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We went to Run-A-Muk Dog Park twice this past week.



Dusty really needs to run and play with other young dogs. It's good to see Rocky running, too. He doesn't run as fast as Dusty, but he seems comfortable galloping along the trail, so I guess his joints are holding up all right. We had several sunny days this past week, but we also had a lot of snow, mostly Thursday afternoon and evening.


Thursday morning Vintage Stitchers met at Diane's. She had asked us to bring 2" strips for the Adopt A Native Elder program. They use the strips to tie up fabric pieces for the aging Native Americans in the program. Several of us brought stacks of strips or folded fabric for one of the volunteers to cut. Volunteers meet a couple of times a week to put together packages of food and other necessities to take with them during their periodic food runs.



Diane had finished this afghan. Several of the ladies in the group have made this or are making it. The pattern is from the Building Blocks pattern by Michelle Hunter. She used Swish Worsted by Knit Picks.



Rebecca, our appliqué queen, is working on some of the last blocks to go into her current quilt. It's supposed to have 24 blocks, but she says she thinks 20 is enough. She uses a freezer-paper method.



Here's another one:



Marilyn had finished her Falling Charms quilt. She planned to drop it off at the quilter after the meeting.


Here's the back:


Barbara had made this microwave bowl holder. It's designed to hold a bowl you put into the microwave, so it won't be hot when you take it out, but she likes it for holding her sewing supplies.


Here's a look from the side:



I took my "Peggy's Sistine Chapel" to show my friends. They remember when I was looking for the fabrics for it. I worked on my ZickZack scarf at the meeting.


I have been sewing, though.  I had made a pleated skirt for Vroni before we left on our Christmas trip, but I wasn't very happy with how it looked from the back. Also, I had to alter it to fit the skinnier Götz dolls. I thought I would "tweak" the pattern, but ended up redesigning it, modeled here by Lotte.



The grey skirt on the left was the first one. The pattern had you sew the top/yoke to the pleated skirt section, then add the elastic and sew up the back. The top/yoke was supposed to be cut on the bias, but I didn't have enough fabric to do that.


For the remake, I used homespun, which I think looks a little like thin wool flannel and comes in nice plaids. I cut the top/yoke on the bias using my rotary cutter and ruler to the size I ended up with for my altered version of the skirt (3 1/2" X 12"). I cut the skirt section on the crosswise straight-of-grain, making it 1/4" longer, because these dolls are 1" taller than the American Girl doll the original pattern was designed for (3 3/4 X 35"). I finished the top/yoke section, elastic and all, including the back seam. Then I hemmed the skirt and sewed the back seam. When I made the pleats, I made the pleats using the lines in the plaid, starting by folding the seam inside where it wouldn't show. It doesn't matter how big the pleats are as long as they just touch on the wrong side. Then I pinned the two sections together, easing in any fullness and using lots of pins. After sewing the two pieces together, I topstitched the way I did in the first skirt. Here you can see the difference:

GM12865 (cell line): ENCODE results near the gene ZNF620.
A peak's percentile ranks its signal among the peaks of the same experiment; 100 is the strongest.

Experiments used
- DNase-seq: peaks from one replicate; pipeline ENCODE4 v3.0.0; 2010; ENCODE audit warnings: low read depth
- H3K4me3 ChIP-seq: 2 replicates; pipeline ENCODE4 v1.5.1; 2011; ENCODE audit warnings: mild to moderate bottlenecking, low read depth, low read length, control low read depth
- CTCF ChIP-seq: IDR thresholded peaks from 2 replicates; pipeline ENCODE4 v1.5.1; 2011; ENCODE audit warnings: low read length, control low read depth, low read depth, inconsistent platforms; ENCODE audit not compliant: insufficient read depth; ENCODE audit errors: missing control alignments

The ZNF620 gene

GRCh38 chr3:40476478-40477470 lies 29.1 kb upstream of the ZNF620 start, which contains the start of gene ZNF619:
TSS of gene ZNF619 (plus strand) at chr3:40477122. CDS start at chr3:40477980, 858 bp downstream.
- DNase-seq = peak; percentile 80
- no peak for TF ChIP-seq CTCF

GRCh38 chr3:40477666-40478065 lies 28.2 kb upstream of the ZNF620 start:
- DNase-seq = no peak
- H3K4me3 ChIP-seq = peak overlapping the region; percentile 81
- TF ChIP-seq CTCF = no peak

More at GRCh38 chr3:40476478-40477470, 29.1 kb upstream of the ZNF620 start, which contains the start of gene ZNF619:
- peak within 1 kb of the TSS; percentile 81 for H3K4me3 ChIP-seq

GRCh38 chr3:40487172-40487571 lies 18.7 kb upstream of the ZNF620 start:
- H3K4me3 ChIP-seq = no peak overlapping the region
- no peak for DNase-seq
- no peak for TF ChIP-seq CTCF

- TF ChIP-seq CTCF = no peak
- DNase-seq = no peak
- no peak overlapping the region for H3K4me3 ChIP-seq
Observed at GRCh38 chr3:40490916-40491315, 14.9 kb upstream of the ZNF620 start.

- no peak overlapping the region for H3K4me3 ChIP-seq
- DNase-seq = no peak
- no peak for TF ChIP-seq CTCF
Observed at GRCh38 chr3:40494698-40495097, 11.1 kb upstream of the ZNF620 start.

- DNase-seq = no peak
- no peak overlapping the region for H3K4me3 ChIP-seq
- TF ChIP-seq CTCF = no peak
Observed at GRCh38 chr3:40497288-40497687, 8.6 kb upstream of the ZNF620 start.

Theoretically, you can piece the skirt part, as long as you have an equal number of what I would call "pattern repeats" in the plaid, so the seams can be hidden in the folded back part of the pleat. You can also make the pleats larger or smaller, as long as they just touch in the wrong side. Of course, this will change the number of pleats.


I finished the pattern testing for "Lotte's Lotta Colors." I found some mistakes and issued a revision. I had long thought a self-striping or multicolored yarn would work for this project and simplify the knitting, something people who have never worked a Faire Isle project before would appreciate. I used Palette in Black (25g) for the ribbing and darker color and On Line Supersocke 100 Living Color (24g) for the lighter color (color #1051). By using a multicolored or self-striping yarn you lose control over where the colors appear, but I like the effect, and you only work with two yarns throughout, eliminating the cutting and adding of new yarns at the center front and at the end of round for the sleeves.


Here it is as a cardigan, worn over my Wonderland Turtle turtleneck:



And as a pullover:



For comparison, here is the same sweater knit with the traditional changing yarn colors at the center front every few rounds:


Definitely a more structured look.

Late Thursday night, Dusty was barking incessantly. I went out to see what he was barking at. There was a young man standing at our gate, and two more out in the street with a vehicle. The young man said they were on a ski trip from Minnesota and were staying at the house up the hill (the one we call the "nightly rental house"). He said that even with 4X4 they couldn't get up the hill to park in their driveway and wanted to know if they could park in our drive. (We have a driveway wide enough for three vehicles, but only a 2-car garage.) I gave him permission. The next morning, they were out early, shoveling away the berm from our driveway, something produced when the snowplow comes by. I think they were planning on staying for a week, but they had no more problems, as of this writing.